Venturesome Capital- State Charter School Finance Systems

In some states school districts are supposed to pass

Info iconThis preview shows page 1. Sign up to view the full content.

View Full Document Right Arrow Icon
This is the end of the preview. Sign up to access the rest of the document.

Unformatted text preview: on, student health, after-school programs, professional development of faculty, technology and instructional materials. In some states, school districts are supposed to pass along funds for these functions to charter schools, while other states directly fund charter schools for categorical programs. In some instances, school districts provide the services directly to charter schools. School districts in some states are responsible for providing services to persons not regularly enrolled in their schools, such as transportation and textbooks for private schools, and adult education. Before analyzing charter school funding issues, it is important to examine the educational goals of the charter. For example, should a charter school receive adult education, special education or preschool funding if its mission (as expressed in the charter) relates only to elementary education? This section of Chapter 4 provides an indepth look at how these issues play out in transportation funding. A brief overview of other categorical funding concludes this section. Transportation Student transportation proves to be one of the more problematic finance issues for charter schools. Transportation often proves a barrier to the exercise of choice, especially for poor students. The transportation costs of charter schools obviously are higher than transportation serving a system of neighborhood schools even if school districts provide transportation for charter school students on regular bus routes. Legislatures should be concerned about imposing high-cost charter school transportation on school districts without also providing extra funding. Transportation generally emerges as the single largest categorical funding item unless special education is funded as a categorical program. For example, using 1994 data, state transportation funding in Connecticut averaged $36.4 million, covering approximately 30 percent of the transportation costs of school districts. All other state categorical programs, including aid to parochial schools was less than $14 million (Martin and Brewer, 1995). A major charter school issue centers on whether school districts or charter schools are responsible for providing these services. Questions sometimes arise as to how funding for transportation works for students traveling across school district lines to attend charter schools. Poor children are more likely to depend on bus transportation for a variety of reasons. Subtle issues of charter school selectivity become important when no transportation, other than car pools, is available to charter school students. Several states have directly addressed the issue of transporting low-income children to charter schools. In 48 Overview of Charter School Funding some areas, mass transportation is available and charter schools provide funds for students to use it. TABLE 11 Responsibility for Transportation School Districts Provide Charter School Transportation1 Charter Schools Have Specific Transportation Responsibilities No Transportation Required Connecticut,2 District of Columbia,3 Hawaii, 3 Kansas,3 Massachusetts,2 New Jersey, New Mexico, 3 Pennsylvania, Wisconsin3 Delaware,4 Florida,5 Illinois, 5North Carolina, 5 South Carolina5 Alaska,6 Arizona, California, Colorado, Georgia,6 Louisiana, Michigan, Milwaukee, Minnesota,...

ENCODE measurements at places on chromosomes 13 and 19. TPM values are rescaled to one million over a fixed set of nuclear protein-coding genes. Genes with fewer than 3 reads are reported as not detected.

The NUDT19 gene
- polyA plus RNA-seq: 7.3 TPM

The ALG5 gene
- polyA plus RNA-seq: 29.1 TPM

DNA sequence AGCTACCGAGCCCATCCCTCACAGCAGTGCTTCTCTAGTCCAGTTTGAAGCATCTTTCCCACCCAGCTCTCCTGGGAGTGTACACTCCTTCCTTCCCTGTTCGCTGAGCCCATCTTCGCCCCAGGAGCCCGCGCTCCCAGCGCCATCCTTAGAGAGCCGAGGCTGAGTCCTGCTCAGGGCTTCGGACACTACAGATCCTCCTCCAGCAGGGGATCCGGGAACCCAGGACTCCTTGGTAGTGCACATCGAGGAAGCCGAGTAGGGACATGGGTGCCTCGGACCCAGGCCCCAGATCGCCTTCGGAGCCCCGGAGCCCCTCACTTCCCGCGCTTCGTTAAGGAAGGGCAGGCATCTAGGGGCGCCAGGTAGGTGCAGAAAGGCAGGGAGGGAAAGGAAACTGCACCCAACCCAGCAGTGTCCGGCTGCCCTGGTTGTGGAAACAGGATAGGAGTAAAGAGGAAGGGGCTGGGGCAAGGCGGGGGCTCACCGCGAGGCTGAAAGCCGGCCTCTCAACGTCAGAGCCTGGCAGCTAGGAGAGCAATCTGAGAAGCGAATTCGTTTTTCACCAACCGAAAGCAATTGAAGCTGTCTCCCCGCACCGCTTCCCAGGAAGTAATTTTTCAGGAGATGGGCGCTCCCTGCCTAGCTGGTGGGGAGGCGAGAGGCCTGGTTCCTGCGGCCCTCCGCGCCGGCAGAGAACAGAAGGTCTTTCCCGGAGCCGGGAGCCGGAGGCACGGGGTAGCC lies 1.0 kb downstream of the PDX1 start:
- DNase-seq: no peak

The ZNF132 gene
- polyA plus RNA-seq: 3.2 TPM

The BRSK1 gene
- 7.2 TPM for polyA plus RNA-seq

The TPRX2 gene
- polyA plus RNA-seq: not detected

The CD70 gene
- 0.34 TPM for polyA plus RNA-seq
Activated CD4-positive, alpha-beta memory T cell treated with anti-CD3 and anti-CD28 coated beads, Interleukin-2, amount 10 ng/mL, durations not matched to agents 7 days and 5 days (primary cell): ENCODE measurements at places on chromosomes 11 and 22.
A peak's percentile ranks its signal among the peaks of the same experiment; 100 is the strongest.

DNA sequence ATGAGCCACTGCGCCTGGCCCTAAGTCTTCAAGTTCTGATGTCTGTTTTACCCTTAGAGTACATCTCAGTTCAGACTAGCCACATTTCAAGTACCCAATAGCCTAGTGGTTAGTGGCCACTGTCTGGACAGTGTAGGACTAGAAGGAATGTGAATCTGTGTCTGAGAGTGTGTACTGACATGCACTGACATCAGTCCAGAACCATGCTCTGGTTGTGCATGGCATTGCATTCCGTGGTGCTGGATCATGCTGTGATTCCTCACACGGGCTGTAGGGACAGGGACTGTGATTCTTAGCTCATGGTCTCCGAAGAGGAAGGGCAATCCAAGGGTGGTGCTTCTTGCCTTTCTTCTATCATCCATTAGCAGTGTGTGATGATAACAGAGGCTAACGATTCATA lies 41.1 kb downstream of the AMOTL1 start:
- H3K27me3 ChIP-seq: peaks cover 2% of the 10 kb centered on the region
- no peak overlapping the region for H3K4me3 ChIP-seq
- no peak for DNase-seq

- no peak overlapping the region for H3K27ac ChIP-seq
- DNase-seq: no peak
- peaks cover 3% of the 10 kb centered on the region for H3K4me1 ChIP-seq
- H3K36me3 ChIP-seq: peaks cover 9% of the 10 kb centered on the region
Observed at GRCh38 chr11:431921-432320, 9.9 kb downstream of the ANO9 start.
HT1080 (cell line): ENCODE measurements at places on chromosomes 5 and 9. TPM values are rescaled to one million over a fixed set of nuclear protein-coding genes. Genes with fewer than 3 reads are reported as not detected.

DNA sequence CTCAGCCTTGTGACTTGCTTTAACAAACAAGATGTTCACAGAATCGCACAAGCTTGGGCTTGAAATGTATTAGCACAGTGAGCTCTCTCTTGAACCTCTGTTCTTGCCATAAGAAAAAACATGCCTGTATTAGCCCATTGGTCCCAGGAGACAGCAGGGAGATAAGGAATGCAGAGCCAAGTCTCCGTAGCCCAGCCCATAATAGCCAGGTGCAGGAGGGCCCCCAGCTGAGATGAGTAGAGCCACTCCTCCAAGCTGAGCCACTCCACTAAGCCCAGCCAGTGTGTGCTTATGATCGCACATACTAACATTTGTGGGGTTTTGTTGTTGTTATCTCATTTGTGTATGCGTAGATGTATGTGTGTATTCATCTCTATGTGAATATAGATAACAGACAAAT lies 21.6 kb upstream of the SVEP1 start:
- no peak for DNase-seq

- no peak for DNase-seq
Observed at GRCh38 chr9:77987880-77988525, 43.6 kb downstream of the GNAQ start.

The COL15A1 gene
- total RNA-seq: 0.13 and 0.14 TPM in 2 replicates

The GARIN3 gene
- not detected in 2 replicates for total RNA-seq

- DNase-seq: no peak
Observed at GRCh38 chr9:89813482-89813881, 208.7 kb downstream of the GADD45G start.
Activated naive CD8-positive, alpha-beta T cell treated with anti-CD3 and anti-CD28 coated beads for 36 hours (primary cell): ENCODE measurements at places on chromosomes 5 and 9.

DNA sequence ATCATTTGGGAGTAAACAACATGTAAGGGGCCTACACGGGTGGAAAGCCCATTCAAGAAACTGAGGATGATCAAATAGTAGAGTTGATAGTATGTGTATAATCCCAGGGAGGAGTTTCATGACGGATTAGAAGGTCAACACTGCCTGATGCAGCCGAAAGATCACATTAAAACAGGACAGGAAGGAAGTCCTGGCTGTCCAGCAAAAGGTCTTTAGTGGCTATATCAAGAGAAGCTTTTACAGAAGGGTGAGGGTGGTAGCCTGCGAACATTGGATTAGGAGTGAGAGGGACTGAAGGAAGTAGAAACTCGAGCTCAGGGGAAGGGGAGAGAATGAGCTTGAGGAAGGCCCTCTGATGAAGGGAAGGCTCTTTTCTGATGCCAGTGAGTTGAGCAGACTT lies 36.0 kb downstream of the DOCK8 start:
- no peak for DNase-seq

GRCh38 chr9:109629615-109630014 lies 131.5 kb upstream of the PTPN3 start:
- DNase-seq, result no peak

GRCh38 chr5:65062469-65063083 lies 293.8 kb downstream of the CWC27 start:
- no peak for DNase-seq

View Full Document

This note was uploaded on 02/11/2013 for the course ECON 101 taught by Professor Smith during the Spring '09 term at Harvard.

Ask a homework question - tutors are online